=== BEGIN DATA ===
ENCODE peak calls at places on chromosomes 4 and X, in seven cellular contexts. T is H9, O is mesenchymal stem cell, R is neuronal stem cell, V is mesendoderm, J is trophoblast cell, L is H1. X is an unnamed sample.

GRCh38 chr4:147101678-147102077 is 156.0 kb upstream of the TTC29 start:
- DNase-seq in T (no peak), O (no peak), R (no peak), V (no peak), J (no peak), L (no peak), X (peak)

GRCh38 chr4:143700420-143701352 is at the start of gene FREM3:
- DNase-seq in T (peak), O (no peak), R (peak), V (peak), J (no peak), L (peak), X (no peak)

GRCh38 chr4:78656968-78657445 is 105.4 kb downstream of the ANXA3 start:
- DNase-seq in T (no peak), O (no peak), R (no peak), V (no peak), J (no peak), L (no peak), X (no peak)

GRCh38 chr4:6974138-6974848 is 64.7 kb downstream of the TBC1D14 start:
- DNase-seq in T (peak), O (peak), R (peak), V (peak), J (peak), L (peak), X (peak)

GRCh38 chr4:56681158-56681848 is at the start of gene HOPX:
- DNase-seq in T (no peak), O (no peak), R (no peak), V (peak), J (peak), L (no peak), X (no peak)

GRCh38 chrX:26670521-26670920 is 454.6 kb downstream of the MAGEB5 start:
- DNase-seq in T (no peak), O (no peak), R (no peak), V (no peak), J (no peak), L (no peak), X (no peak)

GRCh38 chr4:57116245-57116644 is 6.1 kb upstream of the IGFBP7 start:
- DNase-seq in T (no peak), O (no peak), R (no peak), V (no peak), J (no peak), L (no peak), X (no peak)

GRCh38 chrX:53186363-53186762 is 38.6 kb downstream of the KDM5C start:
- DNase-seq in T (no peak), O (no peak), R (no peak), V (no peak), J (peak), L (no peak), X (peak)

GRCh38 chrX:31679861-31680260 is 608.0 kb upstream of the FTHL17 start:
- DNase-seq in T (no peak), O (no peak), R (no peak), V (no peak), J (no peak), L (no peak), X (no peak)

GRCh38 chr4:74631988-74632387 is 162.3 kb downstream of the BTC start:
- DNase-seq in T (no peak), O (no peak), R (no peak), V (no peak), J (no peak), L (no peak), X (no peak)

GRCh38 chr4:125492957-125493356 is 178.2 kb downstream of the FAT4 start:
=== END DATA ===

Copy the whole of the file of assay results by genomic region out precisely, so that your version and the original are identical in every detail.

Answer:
ENCODE peak calls at places on chromosomes 4 and X, in seven cellular contexts. T is H9, O is mesenchymal stem cell, R is neuronal stem cell, V is mesendoderm, J is trophoblast cell, L is H1. X is an unnamed sample.

GRCh38 chr4:147101678-147102077 is 156.0 kb upstream of the TTC29 start:
- DNase-seq in T (no peak), O (no peak), R (no peak), V (no peak), J (no peak), L (no peak), X (peak)

GRCh38 chr4:143700420-143701352 is at the start of gene FREM3:
- DNase-seq in T (peak), O (no peak), R (peak), V (peak), J (no peak), L (peak), X (no peak)

GRCh38 chr4:78656968-78657445 is 105.4 kb downstream of the ANXA3 start:
- DNase-seq in T (no peak), O (no peak), R (no peak), V (no peak), J (no peak), L (no peak), X (no peak)

GRCh38 chr4:6974138-6974848 is 64.7 kb downstream of the TBC1D14 start:
- DNase-seq in T (peak), O (peak), R (peak), V (peak), J (peak), L (peak), X (peak)

GRCh38 chr4:56681158-56681848 is at the start of gene HOPX:
- DNase-seq in T (no peak), O (no peak), R (no peak), V (peak), J (peak), L (no peak), X (no peak)

GRCh38 chrX:26670521-26670920 is 454.6 kb downstream of the MAGEB5 start:
- DNase-seq in T (no peak), O (no peak), R (no peak), V (no peak), J (no peak), L (no peak), X (no peak)

GRCh38 chr4:57116245-57116644 is 6.1 kb upstream of the IGFBP7 start:
- DNase-seq in T (no peak), O (no peak), R (no peak), V (no peak), J (no peak), L (no peak), X (no peak)

GRCh38 chrX:53186363-53186762 is 38.6 kb downstream of the KDM5C start:
- DNase-seq in T (no peak), O (no peak), R (no peak), V (no peak), J (peak), L (no peak), X (peak)

GRCh38 chrX:31679861-31680260 is 608.0 kb upstream of the FTHL17 start:
- DNase-seq in T (no peak), O (no peak), R (no peak), V (no peak), J (no peak), L (no peak), X (no peak)

GRCh38 chr4:74631988-74632387 is 162.3 kb downstream of the BTC start:
- DNase-seq in T (no peak), O (no peak), R (no peak), V (no peak), J (no peak), L (no peak), X (no peak)

GRCh38 chr4:125492957-125493356 is 178.2 kb downstream of the FAT4 start: